Receive discounts on GVI programs for life!

We are very excited to announce the launch of the GVI Membership! It will give you unprecedented access to discounted spots on a range of GVI programs, updated every single month, at up to 40% off! Sign in and know more about here!

GVI Marine Training kit

Please click here to access the online GVI Marine training kit

If you are coming for four weeks click
here to find the training tool that will help you learning your juvenile fish!

Study on the go! Click here for a Caribbean fish id guide application for iphones, ipads and ipods!

Sunday, July 31, 2011

My encounter with a huge loggerhead turtle!

Behind our dive leader’s mask were a pair of eyes that had just seen something amazing. She made the sign for “Look over there!” and as I turned I saw an incredibly massive loggerhead turtle. It was probably about a meter and a half long and it was so old that it had barnacles growing on its shell. Its size and its curiosity startled me…it was approaching our group so quickly that I almost felt like I should move out of the way of this massive, ancient reptile, but instead of charging us it stopped and looked at us with a confused expression. I felt like this turtle was surprised and curious about what exactly we were, but at the same time its expression made me feel like it could almost be laughing at us for challenging nature by being in a place where humans aren’t really supposed to go.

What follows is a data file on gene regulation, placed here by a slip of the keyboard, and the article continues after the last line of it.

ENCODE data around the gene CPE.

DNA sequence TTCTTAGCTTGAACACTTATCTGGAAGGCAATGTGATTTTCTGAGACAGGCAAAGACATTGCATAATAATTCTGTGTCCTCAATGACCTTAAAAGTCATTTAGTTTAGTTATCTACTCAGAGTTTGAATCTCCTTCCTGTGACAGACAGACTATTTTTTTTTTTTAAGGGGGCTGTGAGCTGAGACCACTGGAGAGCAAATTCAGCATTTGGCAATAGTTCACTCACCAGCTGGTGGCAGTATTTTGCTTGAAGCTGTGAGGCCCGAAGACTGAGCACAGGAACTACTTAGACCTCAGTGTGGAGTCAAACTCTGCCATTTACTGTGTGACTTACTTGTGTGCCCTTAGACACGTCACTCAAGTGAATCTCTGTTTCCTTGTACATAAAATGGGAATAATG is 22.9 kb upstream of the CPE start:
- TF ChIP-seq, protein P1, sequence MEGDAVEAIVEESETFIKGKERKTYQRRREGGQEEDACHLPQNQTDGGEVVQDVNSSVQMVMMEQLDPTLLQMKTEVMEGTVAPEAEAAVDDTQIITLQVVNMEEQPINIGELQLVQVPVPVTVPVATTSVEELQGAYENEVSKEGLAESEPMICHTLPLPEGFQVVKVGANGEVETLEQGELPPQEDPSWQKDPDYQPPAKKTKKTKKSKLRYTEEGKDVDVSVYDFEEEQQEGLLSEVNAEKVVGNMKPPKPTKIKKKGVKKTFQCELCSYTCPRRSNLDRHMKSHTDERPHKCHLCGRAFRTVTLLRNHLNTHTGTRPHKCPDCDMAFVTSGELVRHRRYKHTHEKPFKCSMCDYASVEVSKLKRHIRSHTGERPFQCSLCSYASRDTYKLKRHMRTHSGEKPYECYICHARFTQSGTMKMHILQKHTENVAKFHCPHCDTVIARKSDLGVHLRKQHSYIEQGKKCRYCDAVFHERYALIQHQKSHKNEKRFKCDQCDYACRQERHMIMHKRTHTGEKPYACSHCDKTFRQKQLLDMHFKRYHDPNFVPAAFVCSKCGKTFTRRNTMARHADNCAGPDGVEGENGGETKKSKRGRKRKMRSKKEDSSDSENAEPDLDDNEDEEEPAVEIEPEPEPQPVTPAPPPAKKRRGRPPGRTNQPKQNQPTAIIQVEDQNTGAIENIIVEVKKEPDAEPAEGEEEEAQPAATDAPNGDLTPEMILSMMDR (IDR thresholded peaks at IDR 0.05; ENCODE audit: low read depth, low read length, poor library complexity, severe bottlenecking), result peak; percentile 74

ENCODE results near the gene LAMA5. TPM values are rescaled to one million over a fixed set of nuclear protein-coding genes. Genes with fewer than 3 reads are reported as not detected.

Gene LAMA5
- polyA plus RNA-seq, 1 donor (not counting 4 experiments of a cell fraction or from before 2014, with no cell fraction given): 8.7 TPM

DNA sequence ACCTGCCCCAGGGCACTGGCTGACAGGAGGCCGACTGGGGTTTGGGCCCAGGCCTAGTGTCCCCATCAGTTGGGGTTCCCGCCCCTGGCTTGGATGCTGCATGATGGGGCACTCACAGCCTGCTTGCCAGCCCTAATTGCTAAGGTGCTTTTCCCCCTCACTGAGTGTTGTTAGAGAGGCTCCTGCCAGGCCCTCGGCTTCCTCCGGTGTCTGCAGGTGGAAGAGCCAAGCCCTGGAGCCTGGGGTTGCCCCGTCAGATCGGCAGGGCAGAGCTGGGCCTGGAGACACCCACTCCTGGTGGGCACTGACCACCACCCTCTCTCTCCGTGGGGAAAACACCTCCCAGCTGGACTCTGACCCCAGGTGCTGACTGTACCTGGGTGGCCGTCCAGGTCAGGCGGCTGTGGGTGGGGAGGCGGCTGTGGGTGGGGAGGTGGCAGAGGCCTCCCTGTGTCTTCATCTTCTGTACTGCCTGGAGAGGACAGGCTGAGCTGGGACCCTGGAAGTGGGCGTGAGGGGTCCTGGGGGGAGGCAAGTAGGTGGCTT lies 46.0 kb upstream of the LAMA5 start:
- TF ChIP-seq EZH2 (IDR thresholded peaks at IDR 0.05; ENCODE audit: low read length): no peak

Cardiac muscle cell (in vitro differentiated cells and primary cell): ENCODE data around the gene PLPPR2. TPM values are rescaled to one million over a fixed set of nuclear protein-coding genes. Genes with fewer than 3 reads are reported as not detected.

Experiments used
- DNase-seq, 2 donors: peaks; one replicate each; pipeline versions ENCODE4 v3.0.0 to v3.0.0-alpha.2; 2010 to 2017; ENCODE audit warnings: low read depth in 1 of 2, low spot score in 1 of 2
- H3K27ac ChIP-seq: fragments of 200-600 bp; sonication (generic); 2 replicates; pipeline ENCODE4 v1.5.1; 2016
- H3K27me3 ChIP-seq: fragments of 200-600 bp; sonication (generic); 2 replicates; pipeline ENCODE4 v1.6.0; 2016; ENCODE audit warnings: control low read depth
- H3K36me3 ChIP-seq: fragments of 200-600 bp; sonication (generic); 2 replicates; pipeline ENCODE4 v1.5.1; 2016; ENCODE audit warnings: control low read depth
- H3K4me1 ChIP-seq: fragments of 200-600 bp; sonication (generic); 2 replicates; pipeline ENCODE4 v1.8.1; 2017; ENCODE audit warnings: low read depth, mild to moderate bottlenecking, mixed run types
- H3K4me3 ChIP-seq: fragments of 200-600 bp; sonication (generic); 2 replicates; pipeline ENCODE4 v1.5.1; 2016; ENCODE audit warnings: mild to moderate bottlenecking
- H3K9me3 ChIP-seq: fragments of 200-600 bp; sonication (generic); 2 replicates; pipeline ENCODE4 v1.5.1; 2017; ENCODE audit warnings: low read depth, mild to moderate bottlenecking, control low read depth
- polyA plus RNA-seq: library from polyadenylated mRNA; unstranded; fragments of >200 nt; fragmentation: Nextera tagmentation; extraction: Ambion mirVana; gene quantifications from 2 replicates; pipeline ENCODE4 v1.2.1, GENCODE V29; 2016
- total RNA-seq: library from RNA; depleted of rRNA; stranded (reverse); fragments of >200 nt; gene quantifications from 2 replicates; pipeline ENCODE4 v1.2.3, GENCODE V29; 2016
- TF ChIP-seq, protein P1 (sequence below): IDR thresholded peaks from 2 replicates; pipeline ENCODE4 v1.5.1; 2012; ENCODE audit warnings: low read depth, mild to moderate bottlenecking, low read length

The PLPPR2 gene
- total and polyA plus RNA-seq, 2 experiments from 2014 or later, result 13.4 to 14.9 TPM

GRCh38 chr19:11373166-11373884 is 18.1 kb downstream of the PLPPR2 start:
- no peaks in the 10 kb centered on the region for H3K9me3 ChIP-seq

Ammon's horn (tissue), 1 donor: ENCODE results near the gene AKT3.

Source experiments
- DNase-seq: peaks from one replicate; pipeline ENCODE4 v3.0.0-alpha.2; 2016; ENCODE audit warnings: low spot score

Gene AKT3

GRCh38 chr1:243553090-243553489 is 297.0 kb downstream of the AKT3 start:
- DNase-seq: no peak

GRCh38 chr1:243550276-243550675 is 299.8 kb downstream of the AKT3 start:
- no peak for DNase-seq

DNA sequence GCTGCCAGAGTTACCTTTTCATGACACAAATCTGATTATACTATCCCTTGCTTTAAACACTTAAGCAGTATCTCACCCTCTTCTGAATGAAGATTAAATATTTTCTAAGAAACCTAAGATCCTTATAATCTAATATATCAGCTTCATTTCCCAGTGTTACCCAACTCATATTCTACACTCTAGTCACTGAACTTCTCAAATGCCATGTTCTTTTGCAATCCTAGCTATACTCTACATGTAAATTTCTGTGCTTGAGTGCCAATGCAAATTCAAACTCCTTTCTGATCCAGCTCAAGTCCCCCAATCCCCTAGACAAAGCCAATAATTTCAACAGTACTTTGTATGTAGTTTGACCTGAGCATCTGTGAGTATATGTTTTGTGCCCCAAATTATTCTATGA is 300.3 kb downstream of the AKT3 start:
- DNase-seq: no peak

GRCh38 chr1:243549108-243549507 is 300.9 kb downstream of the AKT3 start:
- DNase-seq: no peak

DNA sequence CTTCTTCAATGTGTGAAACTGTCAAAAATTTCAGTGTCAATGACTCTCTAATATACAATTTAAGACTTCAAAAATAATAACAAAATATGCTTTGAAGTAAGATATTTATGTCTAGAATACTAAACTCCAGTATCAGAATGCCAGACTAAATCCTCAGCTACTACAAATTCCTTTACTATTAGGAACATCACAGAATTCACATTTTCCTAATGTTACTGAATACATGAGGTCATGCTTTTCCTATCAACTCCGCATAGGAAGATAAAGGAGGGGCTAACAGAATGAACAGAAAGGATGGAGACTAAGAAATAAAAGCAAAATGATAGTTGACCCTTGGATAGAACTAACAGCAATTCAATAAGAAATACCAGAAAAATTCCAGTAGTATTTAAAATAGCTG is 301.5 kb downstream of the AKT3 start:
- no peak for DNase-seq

As cliché as it sounds, being on the reef really does feel like being on a different planet sometimes…not being able to breathe, all of the unusual and beautiful organisms that don’t resemble anything you could find on land, and how it is so vast and unexplored. Usually when I’m diving I feel as though I go unnoticed by the complacent fish, but when another animal actually notices you and acknowledges your existence and misplacement in the sea, it’s kind of unsettling. However, despite the uneasiness the turtle’s gaze made me feel, it was actually one of the coolest things I have ever seen in my life. Seeing that turtle made me wonder about everything it must have lived through in order to survive as long as it had…the challenge of being a vulnerable baby turtle in the unforgiving ocean, avoiding fishing nets, being strong enough to swim incredible distances to mate…and what an incredible moment it was that it came up to our group in the ocean to look at us. This turtle’s consciousness and awareness of my existence in its world reminded me of why I am here doing conservation work; to help reverse some of the damage my species has done to a world of beautiful, mysterious creatures.

Anna S

Vienna, VA, USA